The Southwestern Historical Quarterly, Volume 17, July 1913 - April, 1914 Page: 9
The following text was automatically extracted from the image on this page using optical character recognition software:
The Louisiana-Texas Frontier
tion of that province and the constitutionality of its acquisition,
he took occasion to express his ideas on its "unquestioned limits."
He believed its "exterior boundary" to be formed by the "high-
lands enclosing the waters of the Mississippi and Missouri," with
such terminal points as the "Mexicana [Sabine] or the highlands
to the east of it," at one extreme, and at the other, a line drawn
"from the Lake of the Woods to, the nearest source of the Missis-
sippi."5 Passing beyond limits "not admitting of question," Jef-
ferson stated that we had "some pretensions" or "some claims" to
the "Rio Norte or Bravo." By the end of August, 1803, he became
satisfied that our right as far westward as the "Bay of St. Bernard"
might be "strongly maintained," but weakened the force of this
statement by suggesting the possibility of compromising "on the
western limit," rather than on the Florida border. In the autumn
he sent to certain of his correspondents his conclusions on this
subject, in the form of a pamphlet, entitled, "The Limits and
Bounds of Louisiana."6
The importance of this pamphlet lies in the fact that it sum-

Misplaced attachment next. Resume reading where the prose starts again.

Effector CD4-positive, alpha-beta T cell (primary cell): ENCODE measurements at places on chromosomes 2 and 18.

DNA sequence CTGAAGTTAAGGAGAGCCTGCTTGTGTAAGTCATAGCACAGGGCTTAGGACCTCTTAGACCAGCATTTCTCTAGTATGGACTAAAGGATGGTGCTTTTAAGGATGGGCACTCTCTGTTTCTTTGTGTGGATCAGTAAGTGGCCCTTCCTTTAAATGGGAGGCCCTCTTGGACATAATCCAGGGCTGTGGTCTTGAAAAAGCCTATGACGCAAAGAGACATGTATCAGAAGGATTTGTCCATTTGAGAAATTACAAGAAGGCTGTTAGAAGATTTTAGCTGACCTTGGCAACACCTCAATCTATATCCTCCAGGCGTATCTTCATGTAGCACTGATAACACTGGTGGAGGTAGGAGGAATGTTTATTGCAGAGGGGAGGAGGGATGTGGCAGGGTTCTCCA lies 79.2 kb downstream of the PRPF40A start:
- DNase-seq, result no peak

marizes the views of Jefferson, which in turn were held by most
American officials until 1819. The author mistakenly assumed
that by the end of the seventeenth century France had actual
possession of the Gulf coast from Mobile to Matagorda Bay, and
that this possession entitled them to claim from the Perdido to the
Rio Grande. He was ignorant of the effect exerted by the later
Spanish occupation of Texas, or else wilfully disregarded it, for
he represented New Mexico, and not Texas, as exercising jurisdic-
tion to the Sabine, after 17'62. He states that neither the treaty
of that year, nor any other, abridged the extensive French claim to
the "Bravo." Moreover, this claim was likewise protected by any
legitimate interpretation of the word "retrocede" in the third
article of the Treaty of San Ildefonso, and by the positive state-
5This line was mentioned in the Convention which Rufus King had just
negotiated with the British government. The Senate struck out the clause
containing this article. For the other references to the subject of Louisiana
limits cf. Ford, Paul L., Writings of Jefferson, VIII, 242, 261, and Jeffer-
son Papers (MSS.), Library of Congress, Series I, Vol. 9, No. 121.
OPublished in 1904 by Houghton, Mifflin & Co., in Documents Relating to
the Purchase and Ecxploration of Louisiana. This brief pamphlet was
based on such printed authorities as were then available. As these were
mostly French, with vague or misleading statements regarding the limits
of Louisiana, the work now has' slight value, although its author seemed
perfectly satisfied with it.
Here’s what’s next.
This issue can be searched. Note: Results may vary based on the legibility of text within the document.
Citing and Sharing
Basic information for referencing this web page. We also provide extended guidance on usage rights, references, copying or embedding.
Reference the current page of this Periodical.
Texas State Historical Association. The Southwestern Historical Quarterly, Volume 17, July 1913 - April, 1914, periodical, 1914; Austin, Texas. (texashistory.unt.edu/ark:/67531/metapth101061/m1/13/: accessed April 30, 2017), University of North Texas Libraries, The Portal to Texas History, texashistory.unt.edu; crediting Texas State Historical Association.